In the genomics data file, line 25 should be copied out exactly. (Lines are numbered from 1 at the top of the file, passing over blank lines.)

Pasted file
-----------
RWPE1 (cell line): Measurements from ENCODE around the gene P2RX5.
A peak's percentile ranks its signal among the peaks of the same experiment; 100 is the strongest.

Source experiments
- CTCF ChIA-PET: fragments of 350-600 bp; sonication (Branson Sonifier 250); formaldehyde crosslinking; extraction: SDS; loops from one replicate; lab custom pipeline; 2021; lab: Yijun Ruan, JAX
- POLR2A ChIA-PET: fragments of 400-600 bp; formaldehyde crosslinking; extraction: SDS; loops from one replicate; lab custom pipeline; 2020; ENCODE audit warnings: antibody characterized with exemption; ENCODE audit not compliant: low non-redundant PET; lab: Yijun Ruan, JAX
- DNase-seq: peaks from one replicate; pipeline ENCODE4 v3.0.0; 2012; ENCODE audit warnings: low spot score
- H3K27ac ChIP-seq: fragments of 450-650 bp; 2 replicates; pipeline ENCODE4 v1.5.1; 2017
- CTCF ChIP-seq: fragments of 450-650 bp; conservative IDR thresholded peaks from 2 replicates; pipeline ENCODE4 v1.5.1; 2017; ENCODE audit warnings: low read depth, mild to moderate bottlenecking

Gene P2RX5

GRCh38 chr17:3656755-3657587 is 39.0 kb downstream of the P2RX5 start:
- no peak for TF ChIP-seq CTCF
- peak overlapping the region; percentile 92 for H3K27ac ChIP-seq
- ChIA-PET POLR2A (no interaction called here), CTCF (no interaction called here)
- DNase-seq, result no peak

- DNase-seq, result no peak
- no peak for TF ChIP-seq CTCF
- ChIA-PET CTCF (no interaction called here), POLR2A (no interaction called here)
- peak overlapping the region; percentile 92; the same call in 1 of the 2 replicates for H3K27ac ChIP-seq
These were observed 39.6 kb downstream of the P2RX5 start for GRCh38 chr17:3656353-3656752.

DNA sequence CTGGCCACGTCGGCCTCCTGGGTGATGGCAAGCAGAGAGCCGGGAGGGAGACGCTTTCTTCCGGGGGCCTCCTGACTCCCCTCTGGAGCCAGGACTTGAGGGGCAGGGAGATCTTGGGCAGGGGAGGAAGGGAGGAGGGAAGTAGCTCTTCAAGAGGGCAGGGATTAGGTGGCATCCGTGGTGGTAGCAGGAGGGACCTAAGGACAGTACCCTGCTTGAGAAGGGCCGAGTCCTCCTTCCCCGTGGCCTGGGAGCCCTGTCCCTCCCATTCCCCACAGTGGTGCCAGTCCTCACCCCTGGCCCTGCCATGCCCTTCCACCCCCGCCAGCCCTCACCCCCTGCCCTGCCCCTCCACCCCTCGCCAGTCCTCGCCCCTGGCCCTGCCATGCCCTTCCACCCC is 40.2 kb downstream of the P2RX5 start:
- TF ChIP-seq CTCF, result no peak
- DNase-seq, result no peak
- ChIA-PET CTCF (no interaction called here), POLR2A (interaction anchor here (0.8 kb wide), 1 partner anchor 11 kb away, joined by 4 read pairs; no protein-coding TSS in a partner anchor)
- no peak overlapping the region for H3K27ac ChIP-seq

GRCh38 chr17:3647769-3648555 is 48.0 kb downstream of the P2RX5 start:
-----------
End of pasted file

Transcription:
GRCh38 chr17:3647769-3648555 is 48.0 kb downstream of the P2RX5 start: